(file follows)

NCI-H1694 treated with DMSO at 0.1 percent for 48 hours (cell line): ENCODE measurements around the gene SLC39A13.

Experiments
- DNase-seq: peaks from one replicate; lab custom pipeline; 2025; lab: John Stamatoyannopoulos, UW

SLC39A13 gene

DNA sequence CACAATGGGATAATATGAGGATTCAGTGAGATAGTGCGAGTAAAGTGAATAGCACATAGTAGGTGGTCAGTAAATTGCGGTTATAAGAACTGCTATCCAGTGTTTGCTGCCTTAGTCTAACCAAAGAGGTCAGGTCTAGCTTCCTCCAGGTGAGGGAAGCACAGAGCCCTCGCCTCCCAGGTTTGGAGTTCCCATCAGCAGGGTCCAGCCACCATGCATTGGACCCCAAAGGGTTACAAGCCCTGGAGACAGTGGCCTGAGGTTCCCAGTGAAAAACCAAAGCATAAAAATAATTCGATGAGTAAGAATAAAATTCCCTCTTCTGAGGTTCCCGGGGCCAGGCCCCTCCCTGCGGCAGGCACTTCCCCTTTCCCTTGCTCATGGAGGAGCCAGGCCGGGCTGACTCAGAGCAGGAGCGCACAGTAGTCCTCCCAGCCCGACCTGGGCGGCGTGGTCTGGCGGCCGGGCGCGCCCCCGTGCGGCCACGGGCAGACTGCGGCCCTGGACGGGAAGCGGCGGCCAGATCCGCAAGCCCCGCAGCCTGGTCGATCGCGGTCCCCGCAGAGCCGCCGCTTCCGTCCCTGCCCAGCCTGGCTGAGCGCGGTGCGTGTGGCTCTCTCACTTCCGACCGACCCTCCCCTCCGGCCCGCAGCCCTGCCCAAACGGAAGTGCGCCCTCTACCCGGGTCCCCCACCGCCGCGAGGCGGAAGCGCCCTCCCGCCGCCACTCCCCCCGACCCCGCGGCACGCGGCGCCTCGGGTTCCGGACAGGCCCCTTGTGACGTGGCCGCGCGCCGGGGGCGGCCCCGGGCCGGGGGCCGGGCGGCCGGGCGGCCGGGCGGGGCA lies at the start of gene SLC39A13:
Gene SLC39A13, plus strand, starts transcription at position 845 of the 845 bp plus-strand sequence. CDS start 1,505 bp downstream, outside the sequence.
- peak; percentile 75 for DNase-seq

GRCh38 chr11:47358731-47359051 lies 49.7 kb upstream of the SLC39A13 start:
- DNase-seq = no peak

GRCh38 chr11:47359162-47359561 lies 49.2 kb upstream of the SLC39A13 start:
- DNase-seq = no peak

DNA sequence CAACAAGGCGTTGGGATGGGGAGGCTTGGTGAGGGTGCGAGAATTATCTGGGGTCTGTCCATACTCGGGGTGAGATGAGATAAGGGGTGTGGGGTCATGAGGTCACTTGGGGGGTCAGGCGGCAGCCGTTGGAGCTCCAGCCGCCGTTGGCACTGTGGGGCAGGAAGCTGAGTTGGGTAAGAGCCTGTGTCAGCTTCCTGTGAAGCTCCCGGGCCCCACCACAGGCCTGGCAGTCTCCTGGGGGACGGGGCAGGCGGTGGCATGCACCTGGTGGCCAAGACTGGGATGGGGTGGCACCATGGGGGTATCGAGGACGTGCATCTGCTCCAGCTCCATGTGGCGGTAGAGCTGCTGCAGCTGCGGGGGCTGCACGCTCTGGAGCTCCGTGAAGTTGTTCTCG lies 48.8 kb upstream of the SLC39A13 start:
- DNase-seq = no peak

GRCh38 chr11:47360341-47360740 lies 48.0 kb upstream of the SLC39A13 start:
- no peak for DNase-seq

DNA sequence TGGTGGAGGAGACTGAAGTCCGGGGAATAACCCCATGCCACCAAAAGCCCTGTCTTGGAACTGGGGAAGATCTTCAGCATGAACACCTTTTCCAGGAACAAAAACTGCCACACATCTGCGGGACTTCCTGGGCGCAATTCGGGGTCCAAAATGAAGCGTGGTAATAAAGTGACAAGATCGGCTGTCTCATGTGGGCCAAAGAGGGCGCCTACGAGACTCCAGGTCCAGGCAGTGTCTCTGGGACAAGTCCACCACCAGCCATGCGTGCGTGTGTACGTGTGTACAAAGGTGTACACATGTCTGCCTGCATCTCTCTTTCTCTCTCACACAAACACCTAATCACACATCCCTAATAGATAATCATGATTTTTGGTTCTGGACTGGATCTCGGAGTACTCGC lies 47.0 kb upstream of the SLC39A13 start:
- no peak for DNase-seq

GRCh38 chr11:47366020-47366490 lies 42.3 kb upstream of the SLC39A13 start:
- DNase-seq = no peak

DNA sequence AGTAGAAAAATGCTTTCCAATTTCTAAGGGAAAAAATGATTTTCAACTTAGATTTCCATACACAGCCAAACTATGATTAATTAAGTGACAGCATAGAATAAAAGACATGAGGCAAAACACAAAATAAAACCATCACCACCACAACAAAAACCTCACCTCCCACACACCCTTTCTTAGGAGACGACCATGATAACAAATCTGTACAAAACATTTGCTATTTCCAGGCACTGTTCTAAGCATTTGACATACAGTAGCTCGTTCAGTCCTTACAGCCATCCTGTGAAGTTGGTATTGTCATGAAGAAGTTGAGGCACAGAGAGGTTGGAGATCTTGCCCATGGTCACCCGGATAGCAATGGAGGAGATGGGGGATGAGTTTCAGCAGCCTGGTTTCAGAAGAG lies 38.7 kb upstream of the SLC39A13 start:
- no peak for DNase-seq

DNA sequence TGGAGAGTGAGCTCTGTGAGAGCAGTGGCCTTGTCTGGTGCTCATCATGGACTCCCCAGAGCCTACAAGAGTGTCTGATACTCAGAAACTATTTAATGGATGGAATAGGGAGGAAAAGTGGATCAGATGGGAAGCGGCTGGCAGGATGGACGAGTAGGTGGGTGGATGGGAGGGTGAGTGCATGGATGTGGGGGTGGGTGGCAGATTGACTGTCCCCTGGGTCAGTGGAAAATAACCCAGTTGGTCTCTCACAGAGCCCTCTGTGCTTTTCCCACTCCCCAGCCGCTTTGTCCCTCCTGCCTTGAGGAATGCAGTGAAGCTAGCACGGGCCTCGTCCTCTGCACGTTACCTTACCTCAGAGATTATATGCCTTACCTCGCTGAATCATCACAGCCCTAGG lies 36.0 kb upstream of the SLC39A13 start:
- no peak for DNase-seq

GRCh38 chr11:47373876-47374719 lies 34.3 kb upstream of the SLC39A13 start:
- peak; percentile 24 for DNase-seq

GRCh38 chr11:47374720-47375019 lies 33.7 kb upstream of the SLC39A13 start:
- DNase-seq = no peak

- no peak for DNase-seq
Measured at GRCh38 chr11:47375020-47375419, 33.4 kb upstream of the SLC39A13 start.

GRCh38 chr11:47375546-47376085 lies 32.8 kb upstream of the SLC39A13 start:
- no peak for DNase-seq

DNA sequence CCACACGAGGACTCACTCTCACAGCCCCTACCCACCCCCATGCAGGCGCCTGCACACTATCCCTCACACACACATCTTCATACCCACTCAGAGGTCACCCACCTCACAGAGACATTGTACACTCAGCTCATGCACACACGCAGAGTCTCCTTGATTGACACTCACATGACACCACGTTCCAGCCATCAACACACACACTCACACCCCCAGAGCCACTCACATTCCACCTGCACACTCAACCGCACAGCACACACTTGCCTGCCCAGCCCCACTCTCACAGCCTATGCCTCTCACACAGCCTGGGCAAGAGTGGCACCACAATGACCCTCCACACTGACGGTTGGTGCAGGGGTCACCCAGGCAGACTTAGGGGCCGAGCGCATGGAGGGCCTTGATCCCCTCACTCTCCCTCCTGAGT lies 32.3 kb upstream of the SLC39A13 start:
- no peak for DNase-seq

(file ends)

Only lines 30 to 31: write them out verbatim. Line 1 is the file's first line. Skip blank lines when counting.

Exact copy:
GRCh38 chr11:47375546-47376085 lies 32.8 kb upstream of the SLC39A13 start:
- no peak for DNase-seq